People like many of you and me. People who belong to Chambers of Commerce. People who operate businesses nearby.
It’s true. People of all income levels utilize health and human services, including help with domestic violence. With your support of community services, assistance may be available for everyone when they really need the help.
(For information and referral to community services, call 211. The LIFEWIRE hotline is 425-746-1940.)
Imagine having this talk with a stranger: “My mother is losing her sense of reality. She gets very angry. We need some help, but we don’t know where to start.”
This would be a difficult conversation for any of us.
Now, picture trying to have this conversation in a foreign language. Imagine trying to convey the specifics of this delicate situation and then to understand the response, follow directions to other agencies, and perhaps map out how to use the public transportation system to get there. You begin to get the idea of how difficult it is for many Eastside immigrants and refugees when, like the rest of us, they need some help.
Their dilemma has been an issue for human services staff for numbers of years. A coalition of interested groups launched ERIC, the Eastside Refugee and Immigrant Coalition, to develop strategies to assist. A directory in five languages and English, Helpful Connections, was first distributed to help.
A second major strategy was developed with Together Center’s assistance as the Eastside Cultural Navigator Program, operated by Chinese Information & Services Center. The center is one of two Eastside locations for this program. Crossroads Mini City Hall in Bellevue is the other. Navigators assist limited and non-English speaking individuals and families in accessing appropriate services and navigating through service systems. Bilingual and bicultural staff assist in Spanish and languages of India at the Center, and in Chinese (Mandarin and Cantonese), and Russian at Crossroads and partner locations. (See photo: Spanish language navigator Alejandra Villarreal (r), with Russian language navigator Irina Chermeshnyuk.)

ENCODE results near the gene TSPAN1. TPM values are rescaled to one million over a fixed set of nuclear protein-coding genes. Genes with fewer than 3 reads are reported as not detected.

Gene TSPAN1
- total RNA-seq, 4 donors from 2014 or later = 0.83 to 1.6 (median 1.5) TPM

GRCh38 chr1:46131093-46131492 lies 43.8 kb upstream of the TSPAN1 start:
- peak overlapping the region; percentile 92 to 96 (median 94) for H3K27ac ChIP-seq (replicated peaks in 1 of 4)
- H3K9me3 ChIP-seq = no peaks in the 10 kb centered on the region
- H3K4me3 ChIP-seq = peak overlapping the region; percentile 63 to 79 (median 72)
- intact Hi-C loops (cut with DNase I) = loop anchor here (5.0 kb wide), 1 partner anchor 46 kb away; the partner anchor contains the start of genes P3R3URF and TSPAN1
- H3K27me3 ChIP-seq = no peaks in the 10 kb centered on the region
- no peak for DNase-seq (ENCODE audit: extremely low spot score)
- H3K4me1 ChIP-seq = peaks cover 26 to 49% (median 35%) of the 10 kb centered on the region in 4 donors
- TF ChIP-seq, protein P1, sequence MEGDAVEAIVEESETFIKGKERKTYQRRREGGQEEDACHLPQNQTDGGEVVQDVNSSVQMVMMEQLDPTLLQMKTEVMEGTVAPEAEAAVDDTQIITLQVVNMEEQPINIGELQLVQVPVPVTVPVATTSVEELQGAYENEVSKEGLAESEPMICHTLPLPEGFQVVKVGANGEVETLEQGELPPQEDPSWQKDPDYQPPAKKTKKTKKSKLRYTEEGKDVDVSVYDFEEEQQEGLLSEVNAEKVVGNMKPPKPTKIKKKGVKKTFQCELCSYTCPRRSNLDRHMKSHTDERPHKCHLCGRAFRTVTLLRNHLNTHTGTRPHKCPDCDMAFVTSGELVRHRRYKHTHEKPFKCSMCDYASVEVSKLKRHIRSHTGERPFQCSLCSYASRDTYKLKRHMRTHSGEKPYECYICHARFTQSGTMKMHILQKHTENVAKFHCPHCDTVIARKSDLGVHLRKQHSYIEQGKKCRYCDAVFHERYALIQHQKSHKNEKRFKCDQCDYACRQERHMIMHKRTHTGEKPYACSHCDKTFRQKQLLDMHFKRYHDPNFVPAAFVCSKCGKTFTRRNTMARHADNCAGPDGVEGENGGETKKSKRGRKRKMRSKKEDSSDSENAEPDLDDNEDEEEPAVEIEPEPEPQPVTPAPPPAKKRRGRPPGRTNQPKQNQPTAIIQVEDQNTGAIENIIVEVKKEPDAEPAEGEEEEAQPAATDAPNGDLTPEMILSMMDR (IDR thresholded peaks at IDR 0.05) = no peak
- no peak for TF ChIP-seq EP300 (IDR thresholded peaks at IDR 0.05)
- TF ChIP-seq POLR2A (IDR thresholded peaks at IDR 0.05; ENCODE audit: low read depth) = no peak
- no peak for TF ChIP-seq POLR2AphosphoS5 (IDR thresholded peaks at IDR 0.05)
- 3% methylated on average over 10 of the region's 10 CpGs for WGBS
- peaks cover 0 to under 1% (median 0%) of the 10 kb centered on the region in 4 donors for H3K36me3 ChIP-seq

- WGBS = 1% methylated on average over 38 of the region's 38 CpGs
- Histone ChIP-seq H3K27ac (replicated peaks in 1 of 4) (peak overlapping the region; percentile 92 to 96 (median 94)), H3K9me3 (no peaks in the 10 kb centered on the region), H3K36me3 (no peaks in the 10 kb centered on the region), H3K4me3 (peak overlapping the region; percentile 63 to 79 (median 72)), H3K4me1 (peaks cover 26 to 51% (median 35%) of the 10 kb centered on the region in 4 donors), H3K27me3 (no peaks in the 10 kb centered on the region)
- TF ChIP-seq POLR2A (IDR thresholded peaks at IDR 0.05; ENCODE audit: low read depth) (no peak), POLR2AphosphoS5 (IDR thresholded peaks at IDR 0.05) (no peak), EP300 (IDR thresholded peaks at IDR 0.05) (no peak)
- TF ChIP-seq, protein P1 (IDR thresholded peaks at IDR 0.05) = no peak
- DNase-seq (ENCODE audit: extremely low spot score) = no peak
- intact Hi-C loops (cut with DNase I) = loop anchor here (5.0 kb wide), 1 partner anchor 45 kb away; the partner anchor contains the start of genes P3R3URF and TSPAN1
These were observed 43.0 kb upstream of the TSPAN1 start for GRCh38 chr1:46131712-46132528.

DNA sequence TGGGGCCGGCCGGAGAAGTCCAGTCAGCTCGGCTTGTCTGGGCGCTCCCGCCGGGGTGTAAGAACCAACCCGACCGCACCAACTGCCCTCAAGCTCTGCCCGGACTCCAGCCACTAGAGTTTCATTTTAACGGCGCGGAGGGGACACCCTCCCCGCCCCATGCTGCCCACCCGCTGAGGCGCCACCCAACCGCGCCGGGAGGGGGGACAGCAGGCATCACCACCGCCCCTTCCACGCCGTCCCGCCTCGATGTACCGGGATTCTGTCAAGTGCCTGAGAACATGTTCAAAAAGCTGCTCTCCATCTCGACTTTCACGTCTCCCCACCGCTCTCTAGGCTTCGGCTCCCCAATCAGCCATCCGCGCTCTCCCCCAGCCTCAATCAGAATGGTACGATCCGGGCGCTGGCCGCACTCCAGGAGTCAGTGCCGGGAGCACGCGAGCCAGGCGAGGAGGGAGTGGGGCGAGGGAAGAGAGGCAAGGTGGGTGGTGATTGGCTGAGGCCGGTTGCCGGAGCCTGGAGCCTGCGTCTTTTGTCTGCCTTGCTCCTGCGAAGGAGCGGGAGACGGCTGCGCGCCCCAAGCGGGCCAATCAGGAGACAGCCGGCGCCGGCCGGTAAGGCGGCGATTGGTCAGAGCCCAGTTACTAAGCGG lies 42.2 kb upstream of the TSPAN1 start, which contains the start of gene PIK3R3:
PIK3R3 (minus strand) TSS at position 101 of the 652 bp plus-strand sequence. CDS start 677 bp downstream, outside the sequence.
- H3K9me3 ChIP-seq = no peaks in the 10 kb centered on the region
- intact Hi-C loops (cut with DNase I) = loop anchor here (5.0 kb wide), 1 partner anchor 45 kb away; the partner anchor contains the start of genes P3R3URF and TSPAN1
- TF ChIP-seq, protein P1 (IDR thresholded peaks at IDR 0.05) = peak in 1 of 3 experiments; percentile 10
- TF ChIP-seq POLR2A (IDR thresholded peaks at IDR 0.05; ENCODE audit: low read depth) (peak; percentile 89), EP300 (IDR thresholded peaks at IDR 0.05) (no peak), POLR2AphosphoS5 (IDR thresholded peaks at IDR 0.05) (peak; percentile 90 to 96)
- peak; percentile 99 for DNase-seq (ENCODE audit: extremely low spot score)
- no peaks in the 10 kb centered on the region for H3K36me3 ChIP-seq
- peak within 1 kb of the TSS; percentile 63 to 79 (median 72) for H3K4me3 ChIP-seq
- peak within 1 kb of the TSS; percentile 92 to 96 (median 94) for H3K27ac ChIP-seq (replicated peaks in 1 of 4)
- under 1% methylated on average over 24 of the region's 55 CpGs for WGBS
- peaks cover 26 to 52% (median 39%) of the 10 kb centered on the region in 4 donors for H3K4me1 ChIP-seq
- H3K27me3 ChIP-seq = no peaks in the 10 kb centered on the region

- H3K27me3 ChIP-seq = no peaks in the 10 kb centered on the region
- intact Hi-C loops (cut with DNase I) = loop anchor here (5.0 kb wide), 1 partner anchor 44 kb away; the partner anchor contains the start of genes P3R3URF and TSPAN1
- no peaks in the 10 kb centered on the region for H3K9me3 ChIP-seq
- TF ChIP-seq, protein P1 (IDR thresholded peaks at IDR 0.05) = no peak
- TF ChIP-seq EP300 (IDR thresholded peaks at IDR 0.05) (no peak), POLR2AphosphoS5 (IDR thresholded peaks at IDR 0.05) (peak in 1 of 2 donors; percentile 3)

Thanks to this program, assistance is given by navigators for the most everyday of problems. How do I apply for a job? How do I enroll a child in school? Where can I learn more about nutrition? Help is also given for needs that many would want to speak about only privately. Preferably in one’s own language.
The donation of large boxes of hats, gloves and scarves to our Warm for Winter drive continued into the new year, which is fine by us. The need continues. Over 1,000 pieces were donated by on-campus agency staff members and friends in the community, in particular staff of Alexander, Morford & Woo.
Today, Barrett and Tom from Congregations for the Homeless picked up the last of several large boxes of hats, scarves and gloves. They were especially surprised to learn that most of the pieces are brand new and still in packaging. This made quite an impression.
Thank you, again, to those helping to make this drive a success.
Monthly the 18 agencies gather in a regular meeting with a variety of purposes, including sharing the latest news. This week’s Together Center Association meeting had an unusual amount of good news. Just a sampling:
Transition Academy informed us that 9 of 10 graduating this year from their program for developmentally disabled students have paid employment lined up.
Child Care Resources reported that they planned to be much busier on the campus in the coming year. They plan to double the child care providers they impact with training and other tools.
Friends of Youth’s Homeless Youth Service Center has increased the number of youth they shelter at night from 15 to 20 at least until April, thanks to a grant. That’s a big help to vulnerable young people in these cold months.
We are excited by all that our agencies can achieve in these economically difficult times.